In the late 1990s, Lauren and Henry were a young married couple looking forward to starting a family when Lauren was diagnosed with cancer. Lauren and Henry were advised by her doctors to retrieve eggs and bank embryos but the couple was still left with a dilemma. How would they find a surrogate carrier for the embryos? In the end, the couple didn’t have to look far.
Henry and his cousin Pamela were close as children but as they grew up and started their own lives they also grew apart. Married with three children, Pamela did not have a lot of time to spend with her cousin and his wife but when she heard about their plight, she knew she wanted to do something. In a recent interview with the Oncofertility Consortium, Pamela MacPhee discussed her experience carrying and giving birth to Henry and Lauren’s child. When Pamela was making that decision she wasn’t able to find information about, “the challenges of sharing a pregnancy with another couple or anything comprehensive about what to expect as a surrogate,” which led her to write a book about the story.
Delivering Hope: The Extraordinary Journey of a Surrogate Mom covers many aspects of Pamela’s experience, from dealing with painful hormone injections to forming an incredible bond with Henry and Lauren. In fact, MacPhee states, “Our relationship was the most unexpected and wonderful byproduct of the pregnancy.” Pamela gave birth to Henry and Lauren’s baby in 2001 and, as a precocious 9-year old, Hope is immensely proud of her unique birth journey. MacPhee recounted that, at an event just after the book’s release, Hope, “was there signing books with me.” MacPhee also enjoyed watching her children, then ages three, six, and eight, embrace the surrogate pregnancy. She relates that, “Kids are so good at grasping that there is more than one way to raise a family,” and have remained close to Hope since she was born.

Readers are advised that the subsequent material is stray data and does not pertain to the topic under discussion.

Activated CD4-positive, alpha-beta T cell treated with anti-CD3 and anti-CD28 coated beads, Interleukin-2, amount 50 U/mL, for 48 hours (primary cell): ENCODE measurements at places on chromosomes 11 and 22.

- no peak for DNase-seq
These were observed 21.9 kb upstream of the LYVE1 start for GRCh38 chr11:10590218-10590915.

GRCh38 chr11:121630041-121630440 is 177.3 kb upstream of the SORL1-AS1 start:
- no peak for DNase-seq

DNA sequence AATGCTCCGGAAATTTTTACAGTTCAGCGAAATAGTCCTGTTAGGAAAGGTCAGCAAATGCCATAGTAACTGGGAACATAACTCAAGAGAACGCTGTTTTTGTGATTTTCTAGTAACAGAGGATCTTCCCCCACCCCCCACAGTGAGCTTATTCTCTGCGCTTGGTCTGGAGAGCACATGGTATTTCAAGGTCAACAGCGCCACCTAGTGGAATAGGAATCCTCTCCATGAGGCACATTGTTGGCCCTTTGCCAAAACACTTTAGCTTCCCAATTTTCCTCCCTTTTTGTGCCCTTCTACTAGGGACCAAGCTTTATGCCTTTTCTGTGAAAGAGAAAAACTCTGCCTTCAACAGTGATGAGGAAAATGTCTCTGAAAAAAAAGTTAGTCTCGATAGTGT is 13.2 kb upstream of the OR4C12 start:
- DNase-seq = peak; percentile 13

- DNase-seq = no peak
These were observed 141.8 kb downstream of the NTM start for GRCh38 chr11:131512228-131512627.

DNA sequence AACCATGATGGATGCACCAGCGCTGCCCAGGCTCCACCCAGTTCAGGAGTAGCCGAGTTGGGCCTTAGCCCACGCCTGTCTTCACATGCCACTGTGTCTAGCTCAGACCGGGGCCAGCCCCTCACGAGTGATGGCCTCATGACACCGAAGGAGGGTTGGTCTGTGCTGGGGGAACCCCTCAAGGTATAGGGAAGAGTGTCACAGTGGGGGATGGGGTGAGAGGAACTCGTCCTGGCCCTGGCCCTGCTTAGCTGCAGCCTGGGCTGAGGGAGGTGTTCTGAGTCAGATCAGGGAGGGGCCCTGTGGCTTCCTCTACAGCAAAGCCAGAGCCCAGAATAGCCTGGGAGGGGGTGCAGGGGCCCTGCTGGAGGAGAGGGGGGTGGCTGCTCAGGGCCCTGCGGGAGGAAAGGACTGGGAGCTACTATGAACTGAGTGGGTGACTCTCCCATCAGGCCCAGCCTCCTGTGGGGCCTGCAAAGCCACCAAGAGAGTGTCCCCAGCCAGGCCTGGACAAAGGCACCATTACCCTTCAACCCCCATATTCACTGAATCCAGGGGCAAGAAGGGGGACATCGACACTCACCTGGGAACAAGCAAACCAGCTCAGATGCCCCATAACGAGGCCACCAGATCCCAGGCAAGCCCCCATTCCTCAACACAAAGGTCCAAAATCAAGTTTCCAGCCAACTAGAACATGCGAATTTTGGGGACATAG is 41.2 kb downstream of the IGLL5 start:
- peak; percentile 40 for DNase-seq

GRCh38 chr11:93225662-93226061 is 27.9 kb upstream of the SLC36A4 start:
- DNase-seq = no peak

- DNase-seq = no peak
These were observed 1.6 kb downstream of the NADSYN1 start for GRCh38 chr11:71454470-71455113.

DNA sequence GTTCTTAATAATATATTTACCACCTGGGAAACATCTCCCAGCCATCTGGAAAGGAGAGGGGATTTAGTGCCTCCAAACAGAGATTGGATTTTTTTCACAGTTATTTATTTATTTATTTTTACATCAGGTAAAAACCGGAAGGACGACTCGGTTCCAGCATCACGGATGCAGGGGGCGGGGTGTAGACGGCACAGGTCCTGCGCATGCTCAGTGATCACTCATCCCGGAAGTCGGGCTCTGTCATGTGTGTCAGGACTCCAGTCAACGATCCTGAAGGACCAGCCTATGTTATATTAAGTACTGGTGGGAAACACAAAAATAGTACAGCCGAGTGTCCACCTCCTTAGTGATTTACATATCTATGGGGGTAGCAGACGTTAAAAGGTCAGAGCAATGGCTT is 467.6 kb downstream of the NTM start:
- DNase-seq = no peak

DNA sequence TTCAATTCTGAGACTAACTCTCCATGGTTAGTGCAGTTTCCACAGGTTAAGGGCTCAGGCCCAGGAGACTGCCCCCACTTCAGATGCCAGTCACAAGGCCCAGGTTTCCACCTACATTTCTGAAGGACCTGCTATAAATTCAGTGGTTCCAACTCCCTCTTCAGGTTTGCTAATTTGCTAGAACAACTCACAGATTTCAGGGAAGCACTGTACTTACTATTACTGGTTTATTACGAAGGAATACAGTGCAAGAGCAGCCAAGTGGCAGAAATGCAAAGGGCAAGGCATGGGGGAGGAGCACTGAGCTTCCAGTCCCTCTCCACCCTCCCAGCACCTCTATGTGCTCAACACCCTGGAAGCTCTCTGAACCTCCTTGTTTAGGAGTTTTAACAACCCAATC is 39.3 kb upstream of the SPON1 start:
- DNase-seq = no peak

Through the book, MacPhee recounts the personal side of the legal and bioethical issues of surrogacy that are investigated in the Oncofertility Consortium’s research. She states, “I wanted to share the message of hope of our journey,” through her book, which may help potential surrogates as they make the complex decision to provide biological children to people who have lost fertility due to cancer or its treatment.
If you would like more information about surrogacy after cancer or are interested in becoming a surrogate mother, please contact Surrogates Across America.